The annual music festival, Lollapalooza, has become a much-loved event. The four-day festival has been operating since 1991 and yet it still attracts people from across the USA and around the world. This enduring success is an impressive feat, so we’ve taken a look at the way the Lollapalooza brand was established, the meaning behind the name, and how the festival has managed to remain relevant even after all of these years.
The Origin of Lollapalooza
The idea for Lollapalooza was born in 1990 when co-founder, Perry Farrell, decided to do a farewell show for his band Jane’s Addiction. The concept of the event was quite unique at the time. Unlike other big music festivals like Woodstock that operated as a one-time event, Lollapalooza was designed as a touring show. The first Lollapalooza consisted of numerous shows held at different venues across the USA and Canada between mid-July and late August. With a diverse lineup of impressive acts across the alternative rock, rap, and industrial music genres, the inaugural Lollapalooza was a huge success, even being dubbed by MTV as the “tour of the summer”.
In addition to the extended design of the festival, Lollapalooza stood out from the crowd due to the inclusion of non-musical features. The music was obviously the focus, but there were also circus and freak sideshows, virtual reality gaming, stalls promoting political awareness, and art exhibitions. The collection of activities established the Lollapalooza brand as more than simply a music festival, but a cultural event that drew like-minded individuals together.
The triumph of the initial Lollapalooza event was supported by the popularity of alternative rock, with the genre exploding during the early 1990s. Even now, that first tour is renowned for being hugely successful. It was rated as the best concert in the last 35 years by Spin, a title that demonstrates the festival’s impact and long-lasting reputation.
The Ups and Downs of Lollapalooza
Despite the significant and surprising success of the first Lollapalooza music festival, it wasn’t all smooth sailing for the event. The first tour attracted crowds interested in alternative bands, those that weren’t entirely visible in the mainstream music scene, however, the second Lollapalooza featured headline acts that had already experienced considerable success on the music charts. This disappointed many of the original fans and the subsequent tours in 1992 and 1993 did not perform as well as the inaugural event.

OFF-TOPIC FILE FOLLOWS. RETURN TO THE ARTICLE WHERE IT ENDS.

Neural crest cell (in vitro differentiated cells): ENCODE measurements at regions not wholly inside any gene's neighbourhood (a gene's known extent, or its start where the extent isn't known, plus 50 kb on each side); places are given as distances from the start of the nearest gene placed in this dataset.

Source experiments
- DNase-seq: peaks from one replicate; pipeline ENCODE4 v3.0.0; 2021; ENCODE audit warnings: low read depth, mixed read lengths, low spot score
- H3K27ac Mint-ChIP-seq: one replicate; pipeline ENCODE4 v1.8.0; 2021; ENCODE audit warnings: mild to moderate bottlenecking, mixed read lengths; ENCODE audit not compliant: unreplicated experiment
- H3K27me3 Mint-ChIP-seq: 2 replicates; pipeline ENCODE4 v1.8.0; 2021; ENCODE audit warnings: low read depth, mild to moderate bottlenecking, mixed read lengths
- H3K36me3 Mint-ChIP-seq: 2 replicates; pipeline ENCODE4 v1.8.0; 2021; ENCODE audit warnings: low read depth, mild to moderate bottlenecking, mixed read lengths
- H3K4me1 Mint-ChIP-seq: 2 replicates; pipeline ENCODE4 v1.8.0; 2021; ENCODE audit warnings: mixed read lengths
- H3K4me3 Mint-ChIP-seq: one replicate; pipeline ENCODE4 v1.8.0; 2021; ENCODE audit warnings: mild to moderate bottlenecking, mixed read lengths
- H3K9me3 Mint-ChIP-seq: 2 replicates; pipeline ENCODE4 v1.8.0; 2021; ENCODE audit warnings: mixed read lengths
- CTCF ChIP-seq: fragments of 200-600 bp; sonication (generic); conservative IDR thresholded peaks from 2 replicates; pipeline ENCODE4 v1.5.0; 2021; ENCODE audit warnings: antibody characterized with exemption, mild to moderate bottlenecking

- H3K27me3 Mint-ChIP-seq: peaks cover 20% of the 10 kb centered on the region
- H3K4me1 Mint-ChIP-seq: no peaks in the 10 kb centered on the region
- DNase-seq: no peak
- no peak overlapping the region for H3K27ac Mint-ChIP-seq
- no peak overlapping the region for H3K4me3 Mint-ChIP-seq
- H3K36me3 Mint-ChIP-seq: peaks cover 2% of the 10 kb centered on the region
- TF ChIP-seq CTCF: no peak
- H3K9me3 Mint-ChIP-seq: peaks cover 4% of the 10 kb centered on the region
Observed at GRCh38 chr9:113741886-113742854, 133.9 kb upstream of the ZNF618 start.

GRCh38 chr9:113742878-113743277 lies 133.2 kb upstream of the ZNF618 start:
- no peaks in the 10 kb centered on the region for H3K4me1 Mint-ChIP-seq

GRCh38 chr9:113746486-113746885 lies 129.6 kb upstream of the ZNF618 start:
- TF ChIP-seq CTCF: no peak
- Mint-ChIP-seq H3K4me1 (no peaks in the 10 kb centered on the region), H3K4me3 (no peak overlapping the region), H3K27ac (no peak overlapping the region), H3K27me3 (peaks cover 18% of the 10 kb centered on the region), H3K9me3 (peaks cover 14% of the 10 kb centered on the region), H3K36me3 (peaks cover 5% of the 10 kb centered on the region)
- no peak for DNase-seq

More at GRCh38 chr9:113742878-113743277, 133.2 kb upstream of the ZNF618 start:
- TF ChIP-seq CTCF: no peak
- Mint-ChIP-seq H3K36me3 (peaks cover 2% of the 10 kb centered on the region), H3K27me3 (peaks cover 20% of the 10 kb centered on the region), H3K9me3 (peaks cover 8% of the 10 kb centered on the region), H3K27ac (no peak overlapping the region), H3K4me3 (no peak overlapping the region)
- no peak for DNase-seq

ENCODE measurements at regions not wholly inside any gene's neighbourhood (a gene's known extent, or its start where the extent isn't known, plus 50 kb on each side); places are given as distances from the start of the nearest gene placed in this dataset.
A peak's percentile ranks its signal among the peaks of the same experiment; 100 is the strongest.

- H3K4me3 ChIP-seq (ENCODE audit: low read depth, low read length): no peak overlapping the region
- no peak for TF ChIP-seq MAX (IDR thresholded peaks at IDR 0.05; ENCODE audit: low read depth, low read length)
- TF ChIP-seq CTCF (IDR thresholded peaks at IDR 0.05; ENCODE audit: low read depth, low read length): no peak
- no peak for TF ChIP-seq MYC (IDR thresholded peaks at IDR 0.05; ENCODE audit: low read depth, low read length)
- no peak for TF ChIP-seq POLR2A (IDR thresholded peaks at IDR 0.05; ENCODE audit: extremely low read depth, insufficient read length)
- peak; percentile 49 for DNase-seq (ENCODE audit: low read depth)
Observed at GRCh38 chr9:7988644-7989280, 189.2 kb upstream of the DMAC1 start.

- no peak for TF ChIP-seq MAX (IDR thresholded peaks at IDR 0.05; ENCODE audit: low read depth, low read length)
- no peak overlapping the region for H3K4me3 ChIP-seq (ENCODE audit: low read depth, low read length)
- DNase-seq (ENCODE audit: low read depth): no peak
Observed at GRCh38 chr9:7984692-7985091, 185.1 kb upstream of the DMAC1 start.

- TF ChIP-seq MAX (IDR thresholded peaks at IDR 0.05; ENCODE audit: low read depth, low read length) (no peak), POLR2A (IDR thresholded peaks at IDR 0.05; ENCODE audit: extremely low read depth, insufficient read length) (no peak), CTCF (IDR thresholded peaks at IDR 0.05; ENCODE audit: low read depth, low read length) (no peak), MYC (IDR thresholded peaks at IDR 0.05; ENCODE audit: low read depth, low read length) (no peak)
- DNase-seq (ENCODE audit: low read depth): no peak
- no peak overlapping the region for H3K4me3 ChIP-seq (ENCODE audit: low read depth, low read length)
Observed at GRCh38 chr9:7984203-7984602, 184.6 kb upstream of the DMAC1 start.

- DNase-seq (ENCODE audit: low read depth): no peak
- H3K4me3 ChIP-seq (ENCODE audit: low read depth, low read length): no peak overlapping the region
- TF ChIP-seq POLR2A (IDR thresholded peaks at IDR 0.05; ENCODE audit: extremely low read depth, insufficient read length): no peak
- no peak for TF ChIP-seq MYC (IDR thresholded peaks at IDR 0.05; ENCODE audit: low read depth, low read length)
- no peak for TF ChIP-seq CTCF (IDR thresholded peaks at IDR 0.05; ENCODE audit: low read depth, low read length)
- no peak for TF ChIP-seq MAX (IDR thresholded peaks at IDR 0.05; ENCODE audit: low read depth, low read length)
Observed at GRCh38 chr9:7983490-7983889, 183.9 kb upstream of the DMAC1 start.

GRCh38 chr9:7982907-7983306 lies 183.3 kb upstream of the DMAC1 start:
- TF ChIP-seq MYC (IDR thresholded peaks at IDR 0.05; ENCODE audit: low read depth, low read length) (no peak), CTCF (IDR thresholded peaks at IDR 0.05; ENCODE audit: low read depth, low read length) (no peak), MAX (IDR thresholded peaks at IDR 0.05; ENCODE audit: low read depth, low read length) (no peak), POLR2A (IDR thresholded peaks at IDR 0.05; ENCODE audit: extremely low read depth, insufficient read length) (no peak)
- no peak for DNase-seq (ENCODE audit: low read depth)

These tours did, however, see the introduction of interactive activities. It was during these years that Lollapalooza expanded to become more than just a music festival, and instead a participatory, cultural experience. While attendees were generally happy with these additional activities, they were not happy with the associated increase in ticket prices. Patrons were also disgruntled by the expensive price tag on food and water.
By 1996, Farrell had taken a step back from Lollapalooza to focus on other projects. The producers of that year’s event made the controversial decision to book Metallica as the headlining act, which angered fans and the cofounder. Farrell played no part in the planning of the 1996 event, yet he made it clear that he disagreed with the decision by quitting the tour altogether.
After heavy criticism, the event coordinators attempted to return to Lollapalooza’s roots in 1997. The tour went ahead with a mixed response, but as fate would have it, the event was the last. It obviously didn’t achieve the success it needed as the producers were unable to book a headlining act for 1998 and the tour was cancelled.
Following a hiatus that lasted several years, Lollapalooza was resurrected by Farrel when he gathered Jane’s Addiction once again in 2003. The event performed moderately, with the high cost of tickets discouraging many people from attending. In 2004, the event was cancelled mid-tour due to a lack of ticket sales.
The event wasn’t truly revived until 2005 when Farrell joined forces with Capital Sports and Entertainment to produce a two-day festival in Grant Park, Chicago. It proved to be a success and since then, Lollapalooza has gone from strength to strength, establishing itself as an iconic festival that is known the world over.
Where did the Lollapalooza name come from?
The name ‘Lollapalooza’ was chosen by Perry. He has said that he heard the word when watching a Three Stooges movie and it stuck with him. The term dates back to the 19th Century and means extraordinary or impressive, and Perry thought this was well suited to his festival vision. Over the years the word has also been used to describe a large lollipop, which is why Lollapalooza’s initial logo consisted of a figure holding a lollipop.
How has the Lollapalooza name played a role in the success of the brand?
There’s no denying that Lollapalooza has experienced a rollercoaster when it comes to its success over the years. It has had some serious lows and some serious highs, but in the end, prevails as one of the largest and most well-known festivals in the world. This is largely in part to the Lollapalooza name and the important role it has played in branding.
Despite the downfalls of the festival, the name still conjures up images of the wildly successful first event and the positive history of the brand. It’s unique, catchy and sounds fun, making it the perfect name for an event that is as engaging and diverse as this festival. Without it, the festival may not have bounced back from the challenges it experienced quite as easily. In fact, it might not have recovered at all.
We understand what it takes to find the perfect name for your business to give it every chance of sustained success. Check out our tips to find an enduring brand name idea like Lollapalooza. Still struggling to find that perfect name? Try utilizing a powerful AI-driven business name generator to use as a springboard for creativity.